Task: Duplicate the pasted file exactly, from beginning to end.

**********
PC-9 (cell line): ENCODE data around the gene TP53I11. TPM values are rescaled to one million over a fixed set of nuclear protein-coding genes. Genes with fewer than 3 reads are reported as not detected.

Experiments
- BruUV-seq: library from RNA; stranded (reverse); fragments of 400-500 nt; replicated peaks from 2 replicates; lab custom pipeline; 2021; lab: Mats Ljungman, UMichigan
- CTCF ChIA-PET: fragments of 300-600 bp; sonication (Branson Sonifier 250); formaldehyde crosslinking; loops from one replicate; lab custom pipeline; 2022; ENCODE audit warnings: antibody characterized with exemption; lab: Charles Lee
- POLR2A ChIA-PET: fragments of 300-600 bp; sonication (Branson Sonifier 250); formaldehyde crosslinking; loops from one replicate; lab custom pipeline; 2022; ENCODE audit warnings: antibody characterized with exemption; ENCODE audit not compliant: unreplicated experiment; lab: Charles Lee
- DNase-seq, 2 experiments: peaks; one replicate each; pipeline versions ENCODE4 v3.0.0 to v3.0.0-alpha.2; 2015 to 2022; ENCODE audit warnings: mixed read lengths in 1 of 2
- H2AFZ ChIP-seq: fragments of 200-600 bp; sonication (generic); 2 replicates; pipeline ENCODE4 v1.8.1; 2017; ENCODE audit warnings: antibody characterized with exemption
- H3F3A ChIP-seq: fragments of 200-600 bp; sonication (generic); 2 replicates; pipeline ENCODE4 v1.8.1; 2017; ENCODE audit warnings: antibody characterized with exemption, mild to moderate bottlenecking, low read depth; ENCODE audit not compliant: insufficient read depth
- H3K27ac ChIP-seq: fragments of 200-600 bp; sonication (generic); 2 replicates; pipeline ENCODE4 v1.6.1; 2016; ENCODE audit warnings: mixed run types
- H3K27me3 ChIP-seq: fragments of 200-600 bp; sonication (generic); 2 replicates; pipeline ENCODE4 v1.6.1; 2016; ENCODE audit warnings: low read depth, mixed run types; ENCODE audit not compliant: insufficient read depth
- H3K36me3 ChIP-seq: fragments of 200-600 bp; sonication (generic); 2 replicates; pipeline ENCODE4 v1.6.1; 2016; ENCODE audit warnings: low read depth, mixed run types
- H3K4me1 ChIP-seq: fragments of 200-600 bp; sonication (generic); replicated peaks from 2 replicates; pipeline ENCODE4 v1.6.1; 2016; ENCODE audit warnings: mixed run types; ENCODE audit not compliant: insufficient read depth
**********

PC-9 (cell line): ENCODE data around the gene TP53I11. TPM values are rescaled to one million over a fixed set of nuclear protein-coding genes. Genes with fewer than 3 reads are reported as not detected.

Experiments
- BruUV-seq: library from RNA; stranded (reverse); fragments of 400-500 nt; replicated peaks from 2 replicates; lab custom pipeline; 2021; lab: Mats Ljungman, UMichigan
- CTCF ChIA-PET: fragments of 300-600 bp; sonication (Branson Sonifier 250); formaldehyde crosslinking; loops from one replicate; lab custom pipeline; 2022; ENCODE audit warnings: antibody characterized with exemption; lab: Charles Lee
- POLR2A ChIA-PET: fragments of 300-600 bp; sonication (Branson Sonifier 250); formaldehyde crosslinking; loops from one replicate; lab custom pipeline; 2022; ENCODE audit warnings: antibody characterized with exemption; ENCODE audit not compliant: unreplicated experiment; lab: Charles Lee
- DNase-seq, 2 experiments: peaks; one replicate each; pipeline versions ENCODE4 v3.0.0 to v3.0.0-alpha.2; 2015 to 2022; ENCODE audit warnings: mixed read lengths in 1 of 2
- H2AFZ ChIP-seq: fragments of 200-600 bp; sonication (generic); 2 replicates; pipeline ENCODE4 v1.8.1; 2017; ENCODE audit warnings: antibody characterized with exemption
- H3F3A ChIP-seq: fragments of 200-600 bp; sonication (generic); 2 replicates; pipeline ENCODE4 v1.8.1; 2017; ENCODE audit warnings: antibody characterized with exemption, mild to moderate bottlenecking, low read depth; ENCODE audit not compliant: insufficient read depth
- H3K27ac ChIP-seq: fragments of 200-600 bp; sonication (generic); 2 replicates; pipeline ENCODE4 v1.6.1; 2016; ENCODE audit warnings: mixed run types
- H3K27me3 ChIP-seq: fragments of 200-600 bp; sonication (generic); 2 replicates; pipeline ENCODE4 v1.6.1; 2016; ENCODE audit warnings: low read depth, mixed run types; ENCODE audit not compliant: insufficient read depth
- H3K36me3 ChIP-seq: fragments of 200-600 bp; sonication (generic); 2 replicates; pipeline ENCODE4 v1.6.1; 2016; ENCODE audit warnings: low read depth, mixed run types
- H3K4me1 ChIP-seq: fragments of 200-600 bp; sonication (generic); replicated peaks from 2 replicates; pipeline ENCODE4 v1.6.1; 2016; ENCODE audit warnings: mixed run types; ENCODE audit not compliant: insufficient read depth